Design is a family affair for Jake Dyson. He uses the bagless vacuum cleaners invented by his father, James, who in turn has his son's lights fitted in the dining room of his stately Gloucestershire mansion. Passing through Hong Kong, the younger Dyson is wearing a white T-shirt crafted by his brother-in-law, who runs a Notting Hill shop above the boutique run by Jake's sister, Emily, a fashion designer.
So it is not surprising to hear Jake Dyson acknowledge that he has to work extra hard to make a name for himself as an industrial designer. Recognition, he hopes, will come with a ground-breaking LED desk light he has designed to revolutionise the way we illuminate our work days. His aluminium Csys task lamp boasts a smooth, sexy motion, radically reduces the amount of energy used - and never breaks.
'The whole purpose of this product is to make LEDs sustainable for life,' Dyson, 39, says. 'I've spent two years making a product that's extremely reliable - I don't want to be designing something that's going to be obsolete.'
The Csys is named after the Cartesian co-ordinate system used to plot the position of an object in three dimensions - a reference to the lamp's ability to strike and hold any pose around its base. Resembling a small but sleek construction crane, the lamp stays in position without a clumsy Anglepoise arm. A dimmer with a memory means the light remembers your favourite setting even after being unplugged.
If positioned low on a table the Csys can cast a beam that narrows to a point, and if stretched to its full 60cms height it provides illumination wide enough to cover an architect's bench. And thanks to its pioneering adaptation of heat-pipe technology it dissipates heat in a much more subtle fashion than most LEDs. As a result, Dyson claims, the light can operate at full power for 160,000 hours or more - at 12 hours a day, that is 37 years without blowing a bulb.
'I love lights as objects - the only thing that frustrates me is that a lot of expensive Italian designer lights were expensive because of their looks only,' Dyson says. 'No one was working to improve the product and quality of the light.'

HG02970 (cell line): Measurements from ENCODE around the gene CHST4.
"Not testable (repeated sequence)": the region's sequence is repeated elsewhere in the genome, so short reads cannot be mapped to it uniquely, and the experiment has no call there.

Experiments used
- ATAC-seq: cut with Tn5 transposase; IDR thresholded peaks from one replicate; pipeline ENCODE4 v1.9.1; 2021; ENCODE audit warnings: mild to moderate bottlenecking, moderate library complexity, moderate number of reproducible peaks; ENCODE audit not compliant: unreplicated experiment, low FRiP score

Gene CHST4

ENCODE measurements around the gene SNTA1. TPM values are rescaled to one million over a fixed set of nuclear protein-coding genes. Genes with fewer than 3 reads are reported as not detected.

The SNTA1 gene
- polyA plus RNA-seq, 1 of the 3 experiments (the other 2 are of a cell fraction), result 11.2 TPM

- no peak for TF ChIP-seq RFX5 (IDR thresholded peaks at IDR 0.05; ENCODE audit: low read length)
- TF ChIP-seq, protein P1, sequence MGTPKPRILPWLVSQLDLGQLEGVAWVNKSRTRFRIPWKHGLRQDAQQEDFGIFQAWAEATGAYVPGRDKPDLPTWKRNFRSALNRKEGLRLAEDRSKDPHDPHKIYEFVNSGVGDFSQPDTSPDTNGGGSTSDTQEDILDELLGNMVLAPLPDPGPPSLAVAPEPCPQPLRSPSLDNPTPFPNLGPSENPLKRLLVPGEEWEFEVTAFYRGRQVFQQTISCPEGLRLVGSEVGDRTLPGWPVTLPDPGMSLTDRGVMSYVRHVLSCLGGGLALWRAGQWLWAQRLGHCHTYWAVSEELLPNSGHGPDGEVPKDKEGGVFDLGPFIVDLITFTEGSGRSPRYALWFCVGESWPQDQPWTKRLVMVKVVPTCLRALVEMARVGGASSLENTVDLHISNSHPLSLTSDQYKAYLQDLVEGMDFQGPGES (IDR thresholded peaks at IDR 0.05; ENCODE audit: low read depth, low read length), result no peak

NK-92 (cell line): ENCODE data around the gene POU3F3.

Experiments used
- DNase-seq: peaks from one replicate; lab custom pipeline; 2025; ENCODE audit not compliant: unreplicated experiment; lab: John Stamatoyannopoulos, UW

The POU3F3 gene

'It's really clever,' says Felix Wong, a founder of the design-oriented retail outlet Gurus, which has a store in Happy Valley and a pop-up shop in Central's Landmark shopping mall until the end of October. 'It's beautiful to look at and quite functional as well.'
Gurus is taking orders for the product, which will officially be unveiled at the Design Junction event (September 22-25) at the London Design Festival. Its price will be determined by demand, although a tag of GBP550 (HK$6,900) is expected.
Light has been a calling since Dyson recovered from M?ni?re's disease, an inner-ear affliction that causes loss of balance, vertigo and progressive hearing loss. After one attack he was rendered helpless and prostrate on a London kerb.
'You can't walk because everything is spinning. It was very unpleasant. It disrupted my work, my social life, everything.'
Dyson, who suffered from Meniere's from the age of 25 to 32, finally had ground-breaking surgery that rid him of the disease. Having been deafened permanently in one ear at a Groove Armada concert, where he was too close to a speaker, he now operates with a hearing aid in the other. In conversation, however, he does not miss a beat.
Since his operation six years ago, Dyson has been designing lights. Having originally worked as an interior designer, he says: 'I illuminated a lot of spaces, and I realised lighting makes a space very inviting and very exciting.' But he felt little had been done to improve the function, lifespan and operability of lights.
Sir James Dyson revolutionised the vacuum cleaner market when he introduced his Dual Cyclone in Britain in 1993. Forbes magazine sets his wealth at US$2.7 billion, which makes him the 420th richest person in the world.
As a teenager, Jake helped with his father's projects at their home in Bath during summer holidays. After graduating in industrial design at the Central St Martins College of Art and Design, he worked as an interior designer and on projects such as sensor-based cabinets that opened for staff at jewellery store Jess James when they waved their arm.
'It was rather like gadgetry furniture,' Dyson says. 'It was good financially but I didn't find it rewarding mentally. It wasn't stimulating.'
He returned instead to work for his father on what he calls an 'X Project' - a secret invention that has yet to come to market. Those two years honed his skills in inventing, engineering and testing.
'I felt I had enough to go and do my own products after that,' he says. 'I wanted to stand on my own two feet.'
His first solo product was the Motorlight Floor, launched in 2006, a free-standing floor lamp and uplight that can cast a beam as narrow as an eight-degree spotlight or as wide as a 60-degree mood light. You can have a moving beam of light or set the motorised aperture to one position.
The Motorlight Floor, which has sold about 600 units, led to the Motorlight Wall in 2009. Although it can be remotely operated and synched with up to 30 lights, it has not been a market-winner, having sold only about 200, because it has to be built into the wall and uses mains-voltage halogen technology, which will be phased out in the West.
Which explains Dyson's shift to LEDs. After stripping other lights down, Dyson found that most simply used a hunk of metal to handle excess heat. He installed a cooling system - similar to that used to prevent overheating in laptop computers - with a tube filled with copper dust that rapidly vaporises and cools. The system makes for a much longer-lasting product because excess heat shortens the life of an LED light.
What is next for Dyson? He casts his eyes wide, a habit of his when he wants to stress a point. 'I want to make more LED products that last a lifetime,' he says. 'I'm onto something.'